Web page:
How to Unclog Cat Litter in a Basement Drain

Updated February 21, 2017

Cat litter should not be flushed down the basement drain, but if it does get in the drain, it will clump and cause a blockage. Cat litter absorbs liquid and does not degrade when more liquid is added. When cat litter gets into the drain in the basement and creates a blockage, you will need to unclog the blockage in order for all other drains in the home to flow quickly through the basement drain to the sewer.

Rent a power auger from a local equipment rental company. You will need a power auger with at least 50 feet of cable.

Remove the trap or screen that covers the drain opening. If the drain is a straight through pipe, you will not need to remove a cap. If your floor drain has a clean out plug, you will use an adjustable wrench to loosen and remove the cap.

Place the auger near the drain. Put on a pair of gloves. Plug the auger into the outlet.

Feed the cable into the drain. When you have a few feet of cable in the drain, set the auger to run in a clockwise direction. Step down on the foot petal as you continue to feed more cable into the drain. If you feel the auger stop feeding or the motor starts to bog, remove your foot from the foot petal.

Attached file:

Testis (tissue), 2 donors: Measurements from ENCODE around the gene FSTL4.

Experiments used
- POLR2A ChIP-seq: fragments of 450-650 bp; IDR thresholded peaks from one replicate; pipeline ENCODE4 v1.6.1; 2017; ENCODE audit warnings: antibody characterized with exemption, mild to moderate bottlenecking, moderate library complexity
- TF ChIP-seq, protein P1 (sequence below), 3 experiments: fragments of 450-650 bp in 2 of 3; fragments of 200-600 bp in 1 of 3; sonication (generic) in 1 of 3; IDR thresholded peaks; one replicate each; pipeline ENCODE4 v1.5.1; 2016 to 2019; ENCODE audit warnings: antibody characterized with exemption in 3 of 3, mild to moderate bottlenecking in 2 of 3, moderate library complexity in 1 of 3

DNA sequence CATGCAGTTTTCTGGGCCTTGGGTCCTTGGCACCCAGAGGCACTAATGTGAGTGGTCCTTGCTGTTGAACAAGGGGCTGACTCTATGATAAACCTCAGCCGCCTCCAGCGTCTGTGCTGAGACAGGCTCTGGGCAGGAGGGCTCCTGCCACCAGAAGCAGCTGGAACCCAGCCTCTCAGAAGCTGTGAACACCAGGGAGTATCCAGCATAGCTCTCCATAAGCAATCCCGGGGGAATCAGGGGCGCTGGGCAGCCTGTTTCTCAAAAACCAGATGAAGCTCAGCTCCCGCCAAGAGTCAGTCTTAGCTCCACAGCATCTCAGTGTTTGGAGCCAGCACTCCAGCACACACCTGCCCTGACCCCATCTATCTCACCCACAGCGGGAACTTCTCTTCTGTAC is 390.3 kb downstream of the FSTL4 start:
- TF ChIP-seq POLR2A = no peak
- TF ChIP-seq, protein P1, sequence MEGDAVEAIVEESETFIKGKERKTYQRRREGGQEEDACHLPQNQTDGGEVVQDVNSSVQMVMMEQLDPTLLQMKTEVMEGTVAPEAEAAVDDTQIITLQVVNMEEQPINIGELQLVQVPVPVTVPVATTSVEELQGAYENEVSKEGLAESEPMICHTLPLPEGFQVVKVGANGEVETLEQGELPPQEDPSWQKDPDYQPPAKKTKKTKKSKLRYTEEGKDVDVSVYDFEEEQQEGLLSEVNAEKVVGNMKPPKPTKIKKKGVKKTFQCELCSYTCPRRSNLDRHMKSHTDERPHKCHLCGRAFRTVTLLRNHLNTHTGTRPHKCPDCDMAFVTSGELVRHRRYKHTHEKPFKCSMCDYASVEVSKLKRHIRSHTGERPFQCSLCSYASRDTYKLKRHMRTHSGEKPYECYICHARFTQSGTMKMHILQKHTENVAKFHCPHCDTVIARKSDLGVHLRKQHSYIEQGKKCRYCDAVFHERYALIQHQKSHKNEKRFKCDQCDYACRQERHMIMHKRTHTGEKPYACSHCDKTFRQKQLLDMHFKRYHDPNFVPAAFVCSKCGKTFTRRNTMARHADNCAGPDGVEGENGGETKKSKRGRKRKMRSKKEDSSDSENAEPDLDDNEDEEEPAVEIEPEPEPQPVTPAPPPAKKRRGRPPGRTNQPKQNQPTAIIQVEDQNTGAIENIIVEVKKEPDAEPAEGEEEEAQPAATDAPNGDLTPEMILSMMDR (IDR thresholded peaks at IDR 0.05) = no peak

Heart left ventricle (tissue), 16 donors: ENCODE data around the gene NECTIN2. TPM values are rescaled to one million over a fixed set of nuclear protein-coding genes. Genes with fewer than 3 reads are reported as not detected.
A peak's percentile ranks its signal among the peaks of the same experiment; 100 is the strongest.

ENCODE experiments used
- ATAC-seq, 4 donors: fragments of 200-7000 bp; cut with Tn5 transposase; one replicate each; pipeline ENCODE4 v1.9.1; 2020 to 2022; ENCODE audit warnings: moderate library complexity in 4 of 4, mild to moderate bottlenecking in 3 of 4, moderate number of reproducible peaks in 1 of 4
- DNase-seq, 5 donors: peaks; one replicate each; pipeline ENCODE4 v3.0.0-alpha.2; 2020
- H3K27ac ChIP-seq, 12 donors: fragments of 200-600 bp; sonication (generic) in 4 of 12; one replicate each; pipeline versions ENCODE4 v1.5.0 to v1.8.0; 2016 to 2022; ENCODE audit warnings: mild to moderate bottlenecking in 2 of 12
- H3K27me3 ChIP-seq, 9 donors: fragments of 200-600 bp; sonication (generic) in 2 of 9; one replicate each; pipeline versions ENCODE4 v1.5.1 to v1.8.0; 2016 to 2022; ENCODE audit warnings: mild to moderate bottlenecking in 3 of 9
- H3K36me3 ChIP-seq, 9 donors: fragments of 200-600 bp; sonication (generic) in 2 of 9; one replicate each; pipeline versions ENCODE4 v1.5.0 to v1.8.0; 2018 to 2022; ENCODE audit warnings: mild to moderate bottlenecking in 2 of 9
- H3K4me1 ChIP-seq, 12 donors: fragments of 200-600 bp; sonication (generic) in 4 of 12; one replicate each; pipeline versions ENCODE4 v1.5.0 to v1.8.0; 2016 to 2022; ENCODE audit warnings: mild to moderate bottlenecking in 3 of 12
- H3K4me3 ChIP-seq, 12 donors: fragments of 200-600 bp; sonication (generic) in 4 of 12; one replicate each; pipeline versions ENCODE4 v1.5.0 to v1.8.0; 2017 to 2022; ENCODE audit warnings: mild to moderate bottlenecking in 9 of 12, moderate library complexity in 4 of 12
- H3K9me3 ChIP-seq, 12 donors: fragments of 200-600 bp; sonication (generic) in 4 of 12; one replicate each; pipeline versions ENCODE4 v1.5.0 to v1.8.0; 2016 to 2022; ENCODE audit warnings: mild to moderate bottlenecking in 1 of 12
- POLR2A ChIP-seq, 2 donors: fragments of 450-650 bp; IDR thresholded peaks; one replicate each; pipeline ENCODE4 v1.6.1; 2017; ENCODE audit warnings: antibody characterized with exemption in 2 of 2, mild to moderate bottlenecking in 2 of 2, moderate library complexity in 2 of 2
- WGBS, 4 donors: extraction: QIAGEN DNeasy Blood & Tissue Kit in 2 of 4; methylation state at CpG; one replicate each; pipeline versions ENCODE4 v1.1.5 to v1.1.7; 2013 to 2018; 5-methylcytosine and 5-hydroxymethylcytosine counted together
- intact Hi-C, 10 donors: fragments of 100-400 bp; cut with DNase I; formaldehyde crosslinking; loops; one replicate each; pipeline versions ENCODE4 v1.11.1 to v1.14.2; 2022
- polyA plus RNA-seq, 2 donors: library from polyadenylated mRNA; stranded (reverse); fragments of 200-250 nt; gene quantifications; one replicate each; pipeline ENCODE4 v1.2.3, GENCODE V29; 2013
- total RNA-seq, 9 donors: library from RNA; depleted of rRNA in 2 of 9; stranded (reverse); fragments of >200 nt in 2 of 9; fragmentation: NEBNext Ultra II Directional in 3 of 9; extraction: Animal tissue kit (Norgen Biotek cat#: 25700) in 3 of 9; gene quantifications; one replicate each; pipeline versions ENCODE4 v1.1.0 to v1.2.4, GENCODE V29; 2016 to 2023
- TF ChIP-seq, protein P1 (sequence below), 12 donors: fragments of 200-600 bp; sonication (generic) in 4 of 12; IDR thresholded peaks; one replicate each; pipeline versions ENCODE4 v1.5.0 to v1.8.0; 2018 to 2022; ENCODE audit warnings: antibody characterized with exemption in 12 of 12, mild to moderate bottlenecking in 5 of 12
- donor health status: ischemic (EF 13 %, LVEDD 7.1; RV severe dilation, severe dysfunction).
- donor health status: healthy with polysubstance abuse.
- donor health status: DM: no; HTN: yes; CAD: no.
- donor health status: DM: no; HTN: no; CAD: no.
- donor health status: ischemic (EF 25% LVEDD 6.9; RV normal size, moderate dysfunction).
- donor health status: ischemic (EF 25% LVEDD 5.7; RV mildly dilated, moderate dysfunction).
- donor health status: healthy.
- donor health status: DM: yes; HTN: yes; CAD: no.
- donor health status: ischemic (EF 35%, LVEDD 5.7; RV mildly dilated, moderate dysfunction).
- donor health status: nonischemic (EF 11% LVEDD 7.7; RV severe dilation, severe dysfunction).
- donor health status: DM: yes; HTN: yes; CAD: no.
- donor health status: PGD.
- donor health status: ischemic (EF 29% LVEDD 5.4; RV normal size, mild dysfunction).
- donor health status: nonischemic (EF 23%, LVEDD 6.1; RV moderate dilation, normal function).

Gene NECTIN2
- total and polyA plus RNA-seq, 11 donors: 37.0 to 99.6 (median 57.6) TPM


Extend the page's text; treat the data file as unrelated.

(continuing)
Turn the switch on the motor to run the auger cable counterclockwise and allow the cable to back out a few feet by stepping down on the foot petal. Stop the foot petal after you have the cable backed out a few feet and switch the motor back to clockwise and continue to feed the cable into the drain farther by stepping on the petal. Keep repeating this step until the auger cable frees the blockage and moves freely in the drainage pipe.

Run two to three 5-gallon buckets of hot water down the drain. If you removed a cap, wrap some Teflon tape around the threads before you screw the cap back on. Replace the screen or drain cover.


This is a dirty job and you should wear old clothes when performing this task. Wash the cable of the power auger off with hot water before winding it back unto the reel.

Things You'll Need

  • Power auger
  • Adjustable wrench
  • Teflon tape
  • Gloves
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Pamela Gardapee is a writer with more than seven years experience writing Web content. Being functional in finances, home projects and computers has allowed Gardapee to give her readers valuable information. She studied accounting, computers and writing before offering her tax, computer and writing services to others.